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Stern, H.R. (1966). The Truth as a Resistance to Free Association. Psychoanal. Rev., 53D(4):142-146.

(1966). Psychoanalytic Review, 53D(4):142-146

The Truth as a Resistance to Free Association

Harold R. Stern

In psychoanalytic therapy, the principal instruction given to the patient at the inception of treatment is that he say whatever comes into his mind without restriction. Freud invented a number of techniques to explain the nature of this process of free-association to his patients.

This writer's method is to explain to the patient that the treatment proceeds best when he verbalizes without censorship any thoughts and ideas that come into his mind during the analytic session. It is explained that the therapist's chamber is like a control-room in a submerged submarine with the patient looking into the periscope and describing to the analyst what he sees there. It is important that no details be omitted because seemingly obsure information may be most important for their purpose of comprehending and controlling the course of the movement of the vessel.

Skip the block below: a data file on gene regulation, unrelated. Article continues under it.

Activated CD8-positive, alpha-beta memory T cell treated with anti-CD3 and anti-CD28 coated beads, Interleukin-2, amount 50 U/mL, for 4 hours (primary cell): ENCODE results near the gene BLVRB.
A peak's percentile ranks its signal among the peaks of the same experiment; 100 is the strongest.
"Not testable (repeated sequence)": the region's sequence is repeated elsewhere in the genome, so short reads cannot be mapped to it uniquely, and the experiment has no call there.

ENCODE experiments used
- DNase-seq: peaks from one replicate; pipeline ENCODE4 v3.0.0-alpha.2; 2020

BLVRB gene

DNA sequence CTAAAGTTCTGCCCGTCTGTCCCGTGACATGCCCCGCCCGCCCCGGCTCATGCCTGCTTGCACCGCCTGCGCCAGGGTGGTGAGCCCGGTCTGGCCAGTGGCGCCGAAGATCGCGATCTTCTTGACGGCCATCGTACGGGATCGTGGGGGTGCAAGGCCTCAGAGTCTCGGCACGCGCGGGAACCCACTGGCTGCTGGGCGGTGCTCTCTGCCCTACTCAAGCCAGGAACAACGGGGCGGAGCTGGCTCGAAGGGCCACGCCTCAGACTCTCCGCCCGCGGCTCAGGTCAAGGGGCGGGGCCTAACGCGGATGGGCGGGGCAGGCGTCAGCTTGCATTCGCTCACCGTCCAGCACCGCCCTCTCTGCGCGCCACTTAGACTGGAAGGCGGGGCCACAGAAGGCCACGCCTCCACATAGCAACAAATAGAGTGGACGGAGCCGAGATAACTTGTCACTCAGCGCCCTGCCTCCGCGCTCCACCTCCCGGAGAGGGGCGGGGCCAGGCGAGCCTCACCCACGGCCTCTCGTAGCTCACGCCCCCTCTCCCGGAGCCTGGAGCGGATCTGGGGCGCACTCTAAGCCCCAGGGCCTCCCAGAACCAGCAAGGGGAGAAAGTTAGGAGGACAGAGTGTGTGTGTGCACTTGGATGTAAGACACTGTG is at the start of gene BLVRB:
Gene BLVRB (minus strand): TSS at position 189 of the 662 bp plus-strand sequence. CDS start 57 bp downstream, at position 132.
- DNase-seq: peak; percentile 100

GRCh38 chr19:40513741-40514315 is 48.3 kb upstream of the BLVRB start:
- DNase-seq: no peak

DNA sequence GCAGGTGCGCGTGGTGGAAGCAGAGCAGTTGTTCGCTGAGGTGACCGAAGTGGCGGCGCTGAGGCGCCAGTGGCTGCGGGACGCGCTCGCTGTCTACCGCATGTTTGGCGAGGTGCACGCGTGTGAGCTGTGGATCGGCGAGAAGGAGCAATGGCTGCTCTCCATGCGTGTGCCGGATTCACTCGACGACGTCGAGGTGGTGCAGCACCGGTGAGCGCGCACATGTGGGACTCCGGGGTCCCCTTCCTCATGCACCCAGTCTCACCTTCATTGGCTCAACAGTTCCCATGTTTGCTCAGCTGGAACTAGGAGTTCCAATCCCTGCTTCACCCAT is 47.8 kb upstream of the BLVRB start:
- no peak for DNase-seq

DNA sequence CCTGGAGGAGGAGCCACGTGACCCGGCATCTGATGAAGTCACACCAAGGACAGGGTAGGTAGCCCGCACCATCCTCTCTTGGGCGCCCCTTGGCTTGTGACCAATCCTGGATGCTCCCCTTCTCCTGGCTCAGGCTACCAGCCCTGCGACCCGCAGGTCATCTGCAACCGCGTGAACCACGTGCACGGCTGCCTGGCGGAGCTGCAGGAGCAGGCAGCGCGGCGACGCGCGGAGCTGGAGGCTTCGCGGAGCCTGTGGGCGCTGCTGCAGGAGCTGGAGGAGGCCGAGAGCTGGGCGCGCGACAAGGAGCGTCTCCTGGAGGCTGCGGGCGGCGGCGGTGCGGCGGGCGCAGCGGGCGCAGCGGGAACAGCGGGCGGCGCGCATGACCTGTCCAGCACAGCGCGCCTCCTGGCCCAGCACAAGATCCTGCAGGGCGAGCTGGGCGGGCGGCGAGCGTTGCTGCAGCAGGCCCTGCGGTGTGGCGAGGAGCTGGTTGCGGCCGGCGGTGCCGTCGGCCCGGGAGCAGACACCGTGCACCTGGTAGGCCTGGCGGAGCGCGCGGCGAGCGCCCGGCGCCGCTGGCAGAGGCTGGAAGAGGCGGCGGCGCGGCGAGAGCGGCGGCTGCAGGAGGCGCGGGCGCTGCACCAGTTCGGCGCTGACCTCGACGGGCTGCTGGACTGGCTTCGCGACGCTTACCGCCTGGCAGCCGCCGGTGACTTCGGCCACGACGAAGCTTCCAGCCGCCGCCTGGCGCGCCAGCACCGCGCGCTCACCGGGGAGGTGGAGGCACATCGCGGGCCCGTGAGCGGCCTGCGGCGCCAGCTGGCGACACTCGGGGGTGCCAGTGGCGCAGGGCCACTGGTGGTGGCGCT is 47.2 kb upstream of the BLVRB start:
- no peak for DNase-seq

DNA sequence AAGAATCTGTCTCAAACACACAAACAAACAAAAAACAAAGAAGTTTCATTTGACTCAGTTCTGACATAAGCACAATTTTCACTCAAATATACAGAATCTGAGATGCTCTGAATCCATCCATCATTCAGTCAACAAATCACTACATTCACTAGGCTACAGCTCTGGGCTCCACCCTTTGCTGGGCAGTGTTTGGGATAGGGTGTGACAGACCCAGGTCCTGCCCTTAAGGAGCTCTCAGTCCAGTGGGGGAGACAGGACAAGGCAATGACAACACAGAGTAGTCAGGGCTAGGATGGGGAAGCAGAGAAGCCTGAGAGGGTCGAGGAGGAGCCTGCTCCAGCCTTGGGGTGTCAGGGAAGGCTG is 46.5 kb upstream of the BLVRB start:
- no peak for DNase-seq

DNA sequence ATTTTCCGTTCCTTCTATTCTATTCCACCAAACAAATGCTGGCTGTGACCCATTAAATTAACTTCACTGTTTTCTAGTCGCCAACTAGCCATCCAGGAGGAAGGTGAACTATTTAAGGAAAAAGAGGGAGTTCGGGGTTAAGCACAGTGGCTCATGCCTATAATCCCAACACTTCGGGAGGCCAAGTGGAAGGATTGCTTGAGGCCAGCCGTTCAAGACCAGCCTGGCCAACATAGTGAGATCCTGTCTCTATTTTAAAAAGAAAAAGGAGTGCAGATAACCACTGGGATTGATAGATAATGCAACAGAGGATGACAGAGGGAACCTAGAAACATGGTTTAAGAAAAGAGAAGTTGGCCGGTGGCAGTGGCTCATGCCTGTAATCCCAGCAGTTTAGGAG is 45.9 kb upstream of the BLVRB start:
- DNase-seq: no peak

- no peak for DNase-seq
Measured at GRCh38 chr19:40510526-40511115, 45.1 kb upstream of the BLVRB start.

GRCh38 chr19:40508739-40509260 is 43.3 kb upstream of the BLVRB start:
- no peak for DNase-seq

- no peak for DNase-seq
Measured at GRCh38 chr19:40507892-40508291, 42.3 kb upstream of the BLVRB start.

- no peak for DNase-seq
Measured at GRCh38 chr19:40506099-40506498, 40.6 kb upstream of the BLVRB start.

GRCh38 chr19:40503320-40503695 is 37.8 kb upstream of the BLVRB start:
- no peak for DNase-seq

Any failure to follow this instruction is considered by the analyst as a resistance which requires working-through. This problem, a difficult one, is not uncommon but can be resolved with some application.

A more difficult problem arises when the patient is overly controlled and comes from so constricted an environment that his whole life process is one of habitual forethought to any verbal process. In other words, such a patient is accustomed to think out very rapidly, carefully, and perhaps unconsciously what he is going to say before he says it. And some of these people of necessity can only think along very logical and circumscribed patterns of thought. Their comments in therapy are likely to be circumstantial and often deprived of any significant emotional relevance.

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